I came up with this concept while I was pregnant with my child. It mostly had to do with blood circulation and the metabolism being more active than normal, which caused my body temperature to rise. Then I saw that it can be applied to other situations such as heated politics and climate change. I initially made a drawing but it turned into a mural and was adapted for several places. The concept evolves wherever it shows up. I appreciate this kind of adaptability because it reminds me of how much I often need to adapt and/or code switch around non-Deaf people.

Take us into your creative cosmos. Who are your biggest influences and who do you find exciting today?

Right now, I love nothing more than watching my Deaf peers kicking ass: Actor Lauren Ridloff, artist/model Chella Man, model/producer Nyle DiMarco, writer Sara Nović and many more. They add so much to Deaf representation and I’m a huge believer in making the Deaf community as visible as possible, to impose our existence onto people’s minds. That will leave a lasting impact on what defines norms and normality.

Artist and TED Fellow Christine Sun Kim explores that sound can be felt, seen and experienced

Do you have any rituals that get your creativity flowing?

I have ADHD, so I got zero structure. But I am slowly learning how to take baths. It’s the only way to turn my mind off and to not be tired. If I feel balanced enough, my energy will make creativity flow well.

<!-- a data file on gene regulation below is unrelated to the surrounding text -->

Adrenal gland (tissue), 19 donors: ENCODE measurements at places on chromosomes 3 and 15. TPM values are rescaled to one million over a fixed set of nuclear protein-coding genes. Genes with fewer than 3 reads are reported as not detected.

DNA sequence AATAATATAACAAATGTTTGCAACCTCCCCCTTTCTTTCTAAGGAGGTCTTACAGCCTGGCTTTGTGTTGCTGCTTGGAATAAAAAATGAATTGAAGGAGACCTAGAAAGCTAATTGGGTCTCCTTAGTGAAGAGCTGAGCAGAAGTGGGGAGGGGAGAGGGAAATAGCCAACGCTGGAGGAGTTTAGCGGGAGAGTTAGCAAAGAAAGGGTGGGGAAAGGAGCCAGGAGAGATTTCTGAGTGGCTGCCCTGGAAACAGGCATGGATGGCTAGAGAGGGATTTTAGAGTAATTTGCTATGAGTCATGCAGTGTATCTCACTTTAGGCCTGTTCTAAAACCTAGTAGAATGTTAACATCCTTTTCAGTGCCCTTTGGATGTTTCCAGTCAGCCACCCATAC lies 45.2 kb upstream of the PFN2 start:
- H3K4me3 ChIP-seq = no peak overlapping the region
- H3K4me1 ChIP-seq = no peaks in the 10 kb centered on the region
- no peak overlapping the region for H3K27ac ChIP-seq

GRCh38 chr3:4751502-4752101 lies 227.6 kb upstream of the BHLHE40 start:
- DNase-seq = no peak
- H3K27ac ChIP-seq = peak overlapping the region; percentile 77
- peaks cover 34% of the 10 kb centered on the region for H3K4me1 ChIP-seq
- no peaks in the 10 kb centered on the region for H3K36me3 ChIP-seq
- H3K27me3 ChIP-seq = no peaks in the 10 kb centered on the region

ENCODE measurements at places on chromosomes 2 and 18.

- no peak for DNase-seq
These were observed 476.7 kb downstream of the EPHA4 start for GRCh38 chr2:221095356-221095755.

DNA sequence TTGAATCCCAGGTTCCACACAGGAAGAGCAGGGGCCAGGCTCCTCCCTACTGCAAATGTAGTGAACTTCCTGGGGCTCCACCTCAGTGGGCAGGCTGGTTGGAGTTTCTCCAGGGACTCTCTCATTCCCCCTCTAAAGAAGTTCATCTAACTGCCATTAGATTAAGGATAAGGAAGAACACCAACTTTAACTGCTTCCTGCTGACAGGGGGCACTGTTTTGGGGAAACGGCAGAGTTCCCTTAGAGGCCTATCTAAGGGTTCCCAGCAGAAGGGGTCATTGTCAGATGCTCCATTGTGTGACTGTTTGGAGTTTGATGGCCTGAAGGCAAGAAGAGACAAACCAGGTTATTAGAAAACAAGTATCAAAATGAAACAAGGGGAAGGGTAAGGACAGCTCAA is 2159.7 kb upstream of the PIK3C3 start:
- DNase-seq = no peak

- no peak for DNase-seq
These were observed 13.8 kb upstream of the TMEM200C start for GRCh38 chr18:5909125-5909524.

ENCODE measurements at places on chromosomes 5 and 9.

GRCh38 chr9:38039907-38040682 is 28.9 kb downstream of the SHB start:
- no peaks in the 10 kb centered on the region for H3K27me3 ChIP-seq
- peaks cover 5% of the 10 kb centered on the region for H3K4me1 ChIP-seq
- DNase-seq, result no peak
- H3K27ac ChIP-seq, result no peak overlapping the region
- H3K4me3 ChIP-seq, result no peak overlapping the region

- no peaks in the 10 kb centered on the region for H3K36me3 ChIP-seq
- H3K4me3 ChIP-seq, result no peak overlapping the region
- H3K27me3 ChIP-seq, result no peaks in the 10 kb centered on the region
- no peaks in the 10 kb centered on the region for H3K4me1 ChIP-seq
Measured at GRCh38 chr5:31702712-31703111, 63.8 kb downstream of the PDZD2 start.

What role do you feel art and the artist still have in today’s society?

I remember art critic Jerry Saltz said something to the effect of, “art does not change the world but can change one person’s life”. I would agree with that. The more art you make, the more innovative you become. It gives us the guts to try new ideas. There are good people with good intentions out there, but ill-equipped to build creative resistance. We need to start from the bottom: more funding and support for art classes and activities at schools, especially for young kids.

What’s next?

I’ll have a solo at Secession in Vienna in February and another one at Tang Teaching Museum in Saratoga Springs in March. I’ll do a short term residency at Somerset House in London this January to March. I’m mostly excited about all those opportunities to make new work. 

Lastly, we are creating a playlist for TOPIA. What is the last song you’d want to hear during your time here on Earth?

I’m not big on songs but I love my friend Matt Karmil’s songs filled with bouncy low frequency beats. I would play any of his songs.

What’s so good about this?

Artopia is an ongoing TOPIA series exploring the power of art when it comes to positive social impact.

This interview is part of a TOPIA series in partnership with Fine Acts, a global creative studio for social impact. Read all the artist interviews.

christinesunkim.com
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Meet the writer

A wise-cracking detective somewhere in the multiverse, Lisa Goldapple is the brain behind the world of TOPIA, She might not behave as good as gold, but thinks good is golden. To understand how TOPIA came about, read Mind Blown: “If life splinters and you hallucinate triangles, make a kaleidoscope.”

Follow @lisagoldapple/@lisagoldapple.